Caesar’s wife must be above suspicion. Any person charged with a fiduciary responsibility must disclose, with equanimity, all risks and failures to the stakeholders. A portfolio manager must make timely and periodic disclosures to the investors, more so in times of heightened uncertainty. Warren Buffet and a few other portfolio managers offer us lessons in this regard. Investors should be empowered to freely make their choices, based on adequate and timely disclosures.
None of the above points is a revelation. These have always been the tenets of sound portfolio management. And therein lies the rub. In spite of being well known, these are often very difficult to practise because they require a high level of competency and character in the portfolio manager.
It is difficult for an independent analyst like me to make any judgment on the degree to which the above tenets are being followed by the portfolio managers. There are likely to be good ones as well as poor ones, like in any industry. It is therefore required of the policy makers to lay down a sound framework including clear measures on the above factors, uniformly applicable to all the PMS schemes.
The SEBI (Portfolio Managers) Regulations 1993 (last amended on May 10, 2019) is the primary regulation for portfolio managers. I have a few suggestions to strengthen the framework.
1) The Regulations do not elaborate on, or even talk of, the parameters of valuation. This must be incorporated with a specific section devoted to the boundary parameters of valuation of various risky assets in the portfolios.
2) The Regulations state in Clause 14 (vi) that “the agreement between the portfolio manager and the client shall, inter alia, contain attendant risks involved in the management of the portfolio”. This clause is necessary, but not sufficient. The clause should be made more detailed with focus on assessing the capacity of the portfolio managers to manage various types of risks.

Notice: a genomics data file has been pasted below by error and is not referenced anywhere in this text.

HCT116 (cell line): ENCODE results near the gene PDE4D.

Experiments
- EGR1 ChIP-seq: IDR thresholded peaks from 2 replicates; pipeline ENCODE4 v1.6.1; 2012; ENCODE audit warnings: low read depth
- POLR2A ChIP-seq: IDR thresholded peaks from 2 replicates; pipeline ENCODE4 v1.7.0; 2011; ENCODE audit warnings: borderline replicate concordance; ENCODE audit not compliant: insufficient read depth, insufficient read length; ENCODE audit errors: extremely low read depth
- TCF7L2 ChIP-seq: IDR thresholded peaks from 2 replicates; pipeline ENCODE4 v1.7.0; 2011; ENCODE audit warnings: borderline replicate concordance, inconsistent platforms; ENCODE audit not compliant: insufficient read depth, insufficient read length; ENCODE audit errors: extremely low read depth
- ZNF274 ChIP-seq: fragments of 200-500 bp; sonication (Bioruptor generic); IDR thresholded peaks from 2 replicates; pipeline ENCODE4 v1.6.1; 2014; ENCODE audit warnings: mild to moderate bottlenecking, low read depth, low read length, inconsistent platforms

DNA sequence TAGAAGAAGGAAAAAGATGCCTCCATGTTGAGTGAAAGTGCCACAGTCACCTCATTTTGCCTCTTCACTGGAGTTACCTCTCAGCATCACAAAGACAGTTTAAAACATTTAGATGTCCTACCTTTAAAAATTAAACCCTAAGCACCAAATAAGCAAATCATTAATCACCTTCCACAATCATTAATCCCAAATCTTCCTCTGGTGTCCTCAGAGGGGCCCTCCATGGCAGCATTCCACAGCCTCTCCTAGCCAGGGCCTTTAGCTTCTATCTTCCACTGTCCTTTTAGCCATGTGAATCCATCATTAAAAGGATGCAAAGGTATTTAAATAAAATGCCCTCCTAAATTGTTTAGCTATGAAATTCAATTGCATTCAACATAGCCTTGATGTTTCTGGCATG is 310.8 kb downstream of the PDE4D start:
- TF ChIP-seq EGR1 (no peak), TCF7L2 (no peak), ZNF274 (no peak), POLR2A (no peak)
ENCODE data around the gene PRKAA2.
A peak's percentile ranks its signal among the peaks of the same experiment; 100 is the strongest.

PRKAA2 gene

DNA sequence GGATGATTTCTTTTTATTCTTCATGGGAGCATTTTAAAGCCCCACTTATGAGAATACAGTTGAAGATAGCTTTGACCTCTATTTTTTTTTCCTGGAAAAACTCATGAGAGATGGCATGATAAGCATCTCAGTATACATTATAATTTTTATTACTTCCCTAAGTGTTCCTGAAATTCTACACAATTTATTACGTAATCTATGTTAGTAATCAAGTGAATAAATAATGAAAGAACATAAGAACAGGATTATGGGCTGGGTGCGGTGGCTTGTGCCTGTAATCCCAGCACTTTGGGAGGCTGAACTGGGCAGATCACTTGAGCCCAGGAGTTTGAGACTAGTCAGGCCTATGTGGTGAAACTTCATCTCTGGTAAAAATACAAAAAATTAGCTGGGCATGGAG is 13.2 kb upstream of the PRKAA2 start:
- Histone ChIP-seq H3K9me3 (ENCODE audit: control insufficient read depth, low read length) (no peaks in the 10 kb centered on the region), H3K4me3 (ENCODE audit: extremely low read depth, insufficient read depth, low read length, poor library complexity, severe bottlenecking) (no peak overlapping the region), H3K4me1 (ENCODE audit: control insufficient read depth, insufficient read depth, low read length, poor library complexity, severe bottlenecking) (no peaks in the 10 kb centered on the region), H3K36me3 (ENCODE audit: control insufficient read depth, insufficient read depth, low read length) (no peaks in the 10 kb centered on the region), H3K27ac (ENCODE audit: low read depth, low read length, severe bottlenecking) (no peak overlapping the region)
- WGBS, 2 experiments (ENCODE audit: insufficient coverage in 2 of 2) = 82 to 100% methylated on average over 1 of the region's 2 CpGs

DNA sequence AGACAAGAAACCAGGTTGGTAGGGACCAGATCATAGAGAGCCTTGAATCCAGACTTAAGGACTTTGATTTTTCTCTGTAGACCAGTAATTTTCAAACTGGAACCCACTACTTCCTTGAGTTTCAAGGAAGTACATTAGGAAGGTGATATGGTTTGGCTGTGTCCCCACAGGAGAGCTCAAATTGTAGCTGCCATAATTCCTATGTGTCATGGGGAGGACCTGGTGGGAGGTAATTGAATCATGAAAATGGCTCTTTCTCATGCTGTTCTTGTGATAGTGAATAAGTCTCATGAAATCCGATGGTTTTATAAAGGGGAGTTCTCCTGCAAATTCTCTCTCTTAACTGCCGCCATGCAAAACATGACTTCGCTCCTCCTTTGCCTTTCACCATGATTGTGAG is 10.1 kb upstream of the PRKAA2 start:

3) The Format-1 for disclosure by a portfolio manager to the clients is quite inadequate for two reasons. Firstly, it is compliance-driven rather than risk-driven. It encourages the portfolio managers to just check the boxes rather than explaining and standing behind the various risks in the portfolio. Secondly, the disclosures are quite generic in nature. It is not clear, for example, as to how a portfolio manager is to be evaluated in terms of the quality of disclosures. As a result of this, SEBI is forced to undertake a lot of unnecessary effort and exercise a lot of discretion in approving, auditing, and assessing the portfolio managers.
SEBI needs to place, in much more elaborate and transparent manner, the primary responsibility of delivering high quality of risk management and disclosures on the portfolio managers. The industry is now large enough to follow the best practices. We need not wait for a crisis to take the critical measures for reform.
Hemant is “Associate Professor and Area Head – Finance at SPJIMR (SP Jain Institute of Management & Research)
[This article has been reproduced with permission from SP Jain Institute of Management & Research, Mumbai. Views expressed by authors are personal.]